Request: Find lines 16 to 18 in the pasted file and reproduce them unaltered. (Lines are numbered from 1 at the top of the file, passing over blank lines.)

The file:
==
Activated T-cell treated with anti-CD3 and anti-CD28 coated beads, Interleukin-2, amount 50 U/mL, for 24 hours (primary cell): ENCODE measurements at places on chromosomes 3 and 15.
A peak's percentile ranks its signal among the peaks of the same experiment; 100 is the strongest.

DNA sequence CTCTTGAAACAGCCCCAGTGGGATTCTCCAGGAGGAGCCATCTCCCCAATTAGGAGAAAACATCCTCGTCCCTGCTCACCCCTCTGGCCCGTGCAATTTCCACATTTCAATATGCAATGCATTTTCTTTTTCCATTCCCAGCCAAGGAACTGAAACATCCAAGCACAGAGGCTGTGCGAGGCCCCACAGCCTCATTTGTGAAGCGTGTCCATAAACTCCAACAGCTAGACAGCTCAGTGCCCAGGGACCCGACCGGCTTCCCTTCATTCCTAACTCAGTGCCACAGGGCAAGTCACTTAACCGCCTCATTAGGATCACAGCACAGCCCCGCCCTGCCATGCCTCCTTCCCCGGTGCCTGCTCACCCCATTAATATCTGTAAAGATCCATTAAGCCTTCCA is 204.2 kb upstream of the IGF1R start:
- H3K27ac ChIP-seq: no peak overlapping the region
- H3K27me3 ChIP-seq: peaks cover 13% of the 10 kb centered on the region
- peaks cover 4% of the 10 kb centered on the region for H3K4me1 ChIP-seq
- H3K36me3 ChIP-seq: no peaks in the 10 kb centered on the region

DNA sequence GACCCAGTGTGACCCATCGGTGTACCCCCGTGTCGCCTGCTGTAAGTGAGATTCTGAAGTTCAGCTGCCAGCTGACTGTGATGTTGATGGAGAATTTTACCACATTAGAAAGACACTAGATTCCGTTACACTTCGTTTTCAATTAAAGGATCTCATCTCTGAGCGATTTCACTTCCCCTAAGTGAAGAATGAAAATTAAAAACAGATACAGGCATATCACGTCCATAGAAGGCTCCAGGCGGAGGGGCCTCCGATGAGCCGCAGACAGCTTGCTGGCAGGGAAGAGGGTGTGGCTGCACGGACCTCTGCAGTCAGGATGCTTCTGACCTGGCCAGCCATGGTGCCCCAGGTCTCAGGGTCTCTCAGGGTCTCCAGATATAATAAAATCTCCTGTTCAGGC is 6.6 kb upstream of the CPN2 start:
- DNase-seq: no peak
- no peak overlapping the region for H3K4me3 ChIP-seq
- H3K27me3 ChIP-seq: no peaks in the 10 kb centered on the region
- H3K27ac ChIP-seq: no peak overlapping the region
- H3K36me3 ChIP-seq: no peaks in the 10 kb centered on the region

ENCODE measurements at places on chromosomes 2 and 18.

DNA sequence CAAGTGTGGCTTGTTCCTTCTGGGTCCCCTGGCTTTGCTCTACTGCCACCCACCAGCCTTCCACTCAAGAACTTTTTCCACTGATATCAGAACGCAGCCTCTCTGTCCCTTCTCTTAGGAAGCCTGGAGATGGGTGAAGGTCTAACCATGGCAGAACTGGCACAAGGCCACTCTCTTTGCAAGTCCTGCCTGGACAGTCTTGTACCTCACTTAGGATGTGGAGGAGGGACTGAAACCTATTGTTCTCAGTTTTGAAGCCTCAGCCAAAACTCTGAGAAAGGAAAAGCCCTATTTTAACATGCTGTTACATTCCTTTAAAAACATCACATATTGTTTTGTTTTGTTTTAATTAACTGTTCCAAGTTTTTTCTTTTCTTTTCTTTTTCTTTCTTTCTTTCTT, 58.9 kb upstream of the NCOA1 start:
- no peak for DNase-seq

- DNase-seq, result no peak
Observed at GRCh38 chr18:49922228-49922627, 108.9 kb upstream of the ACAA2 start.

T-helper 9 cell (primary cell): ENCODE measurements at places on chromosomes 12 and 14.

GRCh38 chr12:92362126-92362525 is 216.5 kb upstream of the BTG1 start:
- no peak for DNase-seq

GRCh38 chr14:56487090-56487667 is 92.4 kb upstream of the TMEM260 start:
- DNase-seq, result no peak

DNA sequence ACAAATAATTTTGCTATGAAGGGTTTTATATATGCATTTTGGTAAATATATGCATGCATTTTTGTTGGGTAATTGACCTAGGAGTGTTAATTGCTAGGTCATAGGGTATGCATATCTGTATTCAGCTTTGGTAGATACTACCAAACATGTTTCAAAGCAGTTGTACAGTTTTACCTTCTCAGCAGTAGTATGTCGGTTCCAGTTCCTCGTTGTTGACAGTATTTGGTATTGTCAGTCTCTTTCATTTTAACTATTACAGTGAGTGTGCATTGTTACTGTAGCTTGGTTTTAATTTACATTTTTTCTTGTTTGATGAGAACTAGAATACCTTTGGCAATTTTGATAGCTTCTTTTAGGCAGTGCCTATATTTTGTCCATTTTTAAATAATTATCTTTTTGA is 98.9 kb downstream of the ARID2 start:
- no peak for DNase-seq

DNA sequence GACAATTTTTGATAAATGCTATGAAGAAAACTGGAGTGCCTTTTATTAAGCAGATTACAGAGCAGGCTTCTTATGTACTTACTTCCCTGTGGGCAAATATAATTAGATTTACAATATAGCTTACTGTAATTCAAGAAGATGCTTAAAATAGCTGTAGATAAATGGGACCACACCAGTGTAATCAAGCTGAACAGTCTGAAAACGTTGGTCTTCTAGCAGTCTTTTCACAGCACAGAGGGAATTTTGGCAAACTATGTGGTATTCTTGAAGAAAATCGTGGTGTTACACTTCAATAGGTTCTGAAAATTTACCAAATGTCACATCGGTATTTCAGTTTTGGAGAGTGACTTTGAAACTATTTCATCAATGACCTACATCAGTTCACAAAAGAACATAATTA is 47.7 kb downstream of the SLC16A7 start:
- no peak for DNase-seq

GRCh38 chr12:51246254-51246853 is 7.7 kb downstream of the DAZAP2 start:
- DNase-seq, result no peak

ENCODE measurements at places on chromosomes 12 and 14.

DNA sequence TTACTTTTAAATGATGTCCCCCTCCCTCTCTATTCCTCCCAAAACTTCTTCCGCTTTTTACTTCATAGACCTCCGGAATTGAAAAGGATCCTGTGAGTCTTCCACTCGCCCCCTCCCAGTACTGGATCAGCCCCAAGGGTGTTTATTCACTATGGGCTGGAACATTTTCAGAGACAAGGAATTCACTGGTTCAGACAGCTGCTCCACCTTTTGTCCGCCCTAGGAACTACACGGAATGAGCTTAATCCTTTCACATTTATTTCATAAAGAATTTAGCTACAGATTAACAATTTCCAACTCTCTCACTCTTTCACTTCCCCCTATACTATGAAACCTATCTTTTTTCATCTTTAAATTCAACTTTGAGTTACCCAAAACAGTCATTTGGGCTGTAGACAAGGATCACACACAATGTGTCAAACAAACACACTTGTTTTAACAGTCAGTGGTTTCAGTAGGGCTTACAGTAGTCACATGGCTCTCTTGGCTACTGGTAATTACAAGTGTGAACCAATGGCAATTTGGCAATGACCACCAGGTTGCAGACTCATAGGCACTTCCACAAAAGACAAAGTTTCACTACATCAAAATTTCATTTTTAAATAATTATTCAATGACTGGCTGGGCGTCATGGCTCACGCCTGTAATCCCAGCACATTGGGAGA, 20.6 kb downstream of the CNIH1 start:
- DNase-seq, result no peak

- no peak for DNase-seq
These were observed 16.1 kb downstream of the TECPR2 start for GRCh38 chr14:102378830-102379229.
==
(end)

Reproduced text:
- no peak for DNase-seq

- DNase-seq, result no peak
Observed at GRCh38 chr18:49922228-49922627, 108.9 kb upstream of the ACAA2 start.